Build an audience first, monetize second: Don’t focus excessively on short-term and the bottom-line. Building a fan-base comes before that. Build the love. Money can’t buy that. Of course, you can’t overlook monetization entirely. If you’re running a business, as opposed to practicing a hobby, then you can’t afford to spit on money.

Internal structure is important: This is your foundation. All your big dreams will falter if you build on quicksand. While on this topic, also resist the dictatorship temptation. Those experienced people around you are useful only if you have the humility to trust and listen to them.

Rovio is and remains a “learning company”: Don’t think you know it all just because you gathered some early success. You’re always only just getting started. Also keep in mind that learning is not a pure theoretical process: practice is necessary. Trial and error means taking calculated risks. Fail fast. And fail cheap. Do regular clean-ups and thorough, honest audits. In other words, manage your risks, but take some. And learn along the way. Status quo is your worst enemy.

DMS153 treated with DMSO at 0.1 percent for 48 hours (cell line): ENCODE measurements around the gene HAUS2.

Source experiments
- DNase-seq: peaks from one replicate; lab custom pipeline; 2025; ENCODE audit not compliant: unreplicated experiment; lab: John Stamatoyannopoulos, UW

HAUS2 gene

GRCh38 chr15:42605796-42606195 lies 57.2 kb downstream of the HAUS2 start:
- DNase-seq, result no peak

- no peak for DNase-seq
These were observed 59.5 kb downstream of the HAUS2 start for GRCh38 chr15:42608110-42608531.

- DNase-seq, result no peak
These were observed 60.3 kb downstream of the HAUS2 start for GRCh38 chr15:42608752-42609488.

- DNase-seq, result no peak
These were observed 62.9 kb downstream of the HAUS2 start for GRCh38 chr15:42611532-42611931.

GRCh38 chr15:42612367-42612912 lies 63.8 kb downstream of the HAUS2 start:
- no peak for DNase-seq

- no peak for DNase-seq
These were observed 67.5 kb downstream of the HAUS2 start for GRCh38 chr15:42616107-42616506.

Stand out in your marketing: The work you are doing is not worthy of being called “marketing” if you are not standing out. If you don’t stand out, you’re essentially bland—you don’t exist. Secret trick: when you have a low budget, be funny. And if you are beginning to experience what looks like the beginning of a ride, throw curve balls from times to times. You have the stage all to yourself, now be spectacular! Surprise your opponents and delight the crowds in the stands!

To paraphrase the wise words of the philosopher Socrates: Rovio can’t really teach you anything, they can only make us think.

So think away, fellow entrepreneurs, creators and dreamers of all kinds. Good luck. And good preparation!